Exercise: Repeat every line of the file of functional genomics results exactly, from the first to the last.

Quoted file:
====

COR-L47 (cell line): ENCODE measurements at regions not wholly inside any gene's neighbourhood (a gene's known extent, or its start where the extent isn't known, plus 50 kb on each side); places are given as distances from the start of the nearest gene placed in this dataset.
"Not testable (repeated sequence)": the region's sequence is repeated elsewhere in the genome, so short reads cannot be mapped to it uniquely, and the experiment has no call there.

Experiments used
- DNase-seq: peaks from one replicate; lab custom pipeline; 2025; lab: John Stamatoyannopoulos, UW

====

COR-L47 (cell line): ENCODE measurements at regions not wholly inside any gene's neighbourhood (a gene's known extent, or its start where the extent isn't known, plus 50 kb on each side); places are given as distances from the start of the nearest gene placed in this dataset.
"Not testable (repeated sequence)": the region's sequence is repeated elsewhere in the genome, so short reads cannot be mapped to it uniquely, and the experiment has no call there.

Experiments used
- DNase-seq: peaks from one replicate; lab custom pipeline; 2025; lab: John Stamatoyannopoulos, UW